This post is the first of a new series here at Southern Fried Science called “State of the Field”. The series is meant to introduce key ideas, methods, and theories to support later research posts and to spread these concepts across disciplines. For the first month, I’ll be covering what’s known as “big T” theory to my lab group – that is, grand social theory about how the world works and also the theory that guides research question and method development. Please discuss!
Somewhere in the introduction of most social science papers is a short statement about the author’s philosophy. Scholars in physics have long recognized that you cannot observe something without perturbing the something. In a research world where that something is a person, the subject can tell you how much a researcher is perturbing the observed system. This realization then begs the question – since we can’t observe a pristine system, is there a single reality out there to describe? Or will each researcher have a slightly different, though correct, description of reality based on their interactions with that reality? Or, taking the idea farther, is there no reality at all but instead a world completely constructed by those who describe it? These philosophies are called positivist, critical realist, and social constructionist, respectively.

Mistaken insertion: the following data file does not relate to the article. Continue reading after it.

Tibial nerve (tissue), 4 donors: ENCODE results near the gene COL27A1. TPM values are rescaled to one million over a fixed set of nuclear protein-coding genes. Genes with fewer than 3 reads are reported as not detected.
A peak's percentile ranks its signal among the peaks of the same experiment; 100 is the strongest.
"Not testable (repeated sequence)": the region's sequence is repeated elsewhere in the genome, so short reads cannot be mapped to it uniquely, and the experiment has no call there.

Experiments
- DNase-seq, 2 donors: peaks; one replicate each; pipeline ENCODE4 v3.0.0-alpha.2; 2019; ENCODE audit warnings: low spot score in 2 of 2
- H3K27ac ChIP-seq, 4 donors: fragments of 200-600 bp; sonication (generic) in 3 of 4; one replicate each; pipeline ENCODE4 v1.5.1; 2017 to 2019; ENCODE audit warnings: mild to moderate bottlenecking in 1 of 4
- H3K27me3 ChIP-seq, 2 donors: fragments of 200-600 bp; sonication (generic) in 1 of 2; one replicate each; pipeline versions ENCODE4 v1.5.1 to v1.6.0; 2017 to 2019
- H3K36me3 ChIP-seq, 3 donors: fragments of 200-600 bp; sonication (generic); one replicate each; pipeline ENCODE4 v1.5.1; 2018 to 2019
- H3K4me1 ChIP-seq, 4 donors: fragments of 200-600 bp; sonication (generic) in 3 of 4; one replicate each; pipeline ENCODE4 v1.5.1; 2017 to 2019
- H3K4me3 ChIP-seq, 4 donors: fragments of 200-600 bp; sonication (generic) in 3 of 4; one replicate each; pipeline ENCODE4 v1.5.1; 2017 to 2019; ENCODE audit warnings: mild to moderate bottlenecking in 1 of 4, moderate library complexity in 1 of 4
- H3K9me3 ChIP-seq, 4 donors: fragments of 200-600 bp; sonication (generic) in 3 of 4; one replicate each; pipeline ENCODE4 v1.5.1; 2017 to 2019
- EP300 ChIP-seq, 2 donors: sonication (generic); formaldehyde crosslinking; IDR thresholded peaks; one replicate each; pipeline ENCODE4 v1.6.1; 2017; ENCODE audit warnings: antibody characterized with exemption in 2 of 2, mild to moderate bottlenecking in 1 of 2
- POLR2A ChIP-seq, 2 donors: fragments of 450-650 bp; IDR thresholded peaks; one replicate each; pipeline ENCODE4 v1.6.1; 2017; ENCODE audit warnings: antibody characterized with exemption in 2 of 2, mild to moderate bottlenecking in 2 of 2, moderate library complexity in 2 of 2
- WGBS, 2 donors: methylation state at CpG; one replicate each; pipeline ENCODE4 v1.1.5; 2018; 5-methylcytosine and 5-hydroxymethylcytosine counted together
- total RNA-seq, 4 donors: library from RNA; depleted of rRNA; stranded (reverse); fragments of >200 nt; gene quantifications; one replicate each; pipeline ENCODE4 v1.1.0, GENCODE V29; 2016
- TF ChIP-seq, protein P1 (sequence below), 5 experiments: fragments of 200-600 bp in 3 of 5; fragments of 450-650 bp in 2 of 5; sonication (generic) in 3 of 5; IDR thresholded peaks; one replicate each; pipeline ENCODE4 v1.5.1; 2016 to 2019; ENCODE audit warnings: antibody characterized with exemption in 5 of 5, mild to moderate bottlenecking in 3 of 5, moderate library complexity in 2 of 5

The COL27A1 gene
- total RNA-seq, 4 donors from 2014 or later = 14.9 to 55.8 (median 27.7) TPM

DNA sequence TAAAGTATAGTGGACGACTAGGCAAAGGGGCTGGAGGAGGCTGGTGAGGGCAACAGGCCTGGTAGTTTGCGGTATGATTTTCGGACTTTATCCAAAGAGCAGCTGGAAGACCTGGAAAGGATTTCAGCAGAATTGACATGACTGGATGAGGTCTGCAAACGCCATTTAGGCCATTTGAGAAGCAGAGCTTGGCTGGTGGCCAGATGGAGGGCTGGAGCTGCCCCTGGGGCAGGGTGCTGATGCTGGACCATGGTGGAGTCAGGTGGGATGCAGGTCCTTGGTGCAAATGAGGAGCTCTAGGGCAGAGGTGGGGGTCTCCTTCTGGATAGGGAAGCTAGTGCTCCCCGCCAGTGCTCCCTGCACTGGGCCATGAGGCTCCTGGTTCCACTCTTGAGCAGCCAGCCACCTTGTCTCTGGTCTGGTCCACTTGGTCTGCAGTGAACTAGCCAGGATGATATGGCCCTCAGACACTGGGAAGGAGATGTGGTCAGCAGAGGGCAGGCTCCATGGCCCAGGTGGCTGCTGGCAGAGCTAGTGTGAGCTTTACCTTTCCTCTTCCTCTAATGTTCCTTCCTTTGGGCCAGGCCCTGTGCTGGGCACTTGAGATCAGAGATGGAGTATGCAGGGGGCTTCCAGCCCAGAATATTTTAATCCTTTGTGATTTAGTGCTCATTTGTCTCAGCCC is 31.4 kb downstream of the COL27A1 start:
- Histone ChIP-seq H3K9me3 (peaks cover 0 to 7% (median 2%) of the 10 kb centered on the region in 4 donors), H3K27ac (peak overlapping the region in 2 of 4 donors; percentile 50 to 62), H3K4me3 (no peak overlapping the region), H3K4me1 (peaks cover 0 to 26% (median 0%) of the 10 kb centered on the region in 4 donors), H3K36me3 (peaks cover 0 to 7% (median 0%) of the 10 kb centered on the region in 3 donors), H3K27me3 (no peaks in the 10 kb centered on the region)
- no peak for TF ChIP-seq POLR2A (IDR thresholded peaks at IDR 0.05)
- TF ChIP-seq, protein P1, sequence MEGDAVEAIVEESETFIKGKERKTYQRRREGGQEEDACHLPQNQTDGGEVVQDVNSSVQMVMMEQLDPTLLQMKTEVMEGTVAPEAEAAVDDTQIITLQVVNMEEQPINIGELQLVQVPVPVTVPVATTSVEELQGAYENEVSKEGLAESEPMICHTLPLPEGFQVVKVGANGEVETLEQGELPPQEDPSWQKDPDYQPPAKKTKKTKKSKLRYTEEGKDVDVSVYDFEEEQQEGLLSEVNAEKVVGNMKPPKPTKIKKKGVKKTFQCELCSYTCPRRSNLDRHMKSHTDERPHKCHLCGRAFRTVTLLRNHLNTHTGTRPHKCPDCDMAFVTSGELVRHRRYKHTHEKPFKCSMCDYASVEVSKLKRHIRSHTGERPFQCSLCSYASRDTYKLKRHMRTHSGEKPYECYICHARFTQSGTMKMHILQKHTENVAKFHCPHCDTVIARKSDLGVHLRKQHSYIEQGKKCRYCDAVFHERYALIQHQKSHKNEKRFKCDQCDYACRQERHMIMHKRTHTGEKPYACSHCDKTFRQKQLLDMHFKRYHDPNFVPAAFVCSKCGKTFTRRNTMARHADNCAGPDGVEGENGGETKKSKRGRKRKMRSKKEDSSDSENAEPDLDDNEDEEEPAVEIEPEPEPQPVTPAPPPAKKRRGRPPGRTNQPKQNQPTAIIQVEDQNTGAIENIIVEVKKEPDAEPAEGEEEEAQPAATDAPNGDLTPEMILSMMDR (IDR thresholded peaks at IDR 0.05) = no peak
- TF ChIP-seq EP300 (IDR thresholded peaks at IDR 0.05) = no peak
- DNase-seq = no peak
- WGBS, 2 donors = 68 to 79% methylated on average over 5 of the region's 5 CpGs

Depending on the philosophy chosen, there are lots of things at stake such as objective methodology, legitimacy of certain types of knowledge, and the authority of science. Stay tuned for further discussion of these – first let’s get into more detail about the philosophies themselves.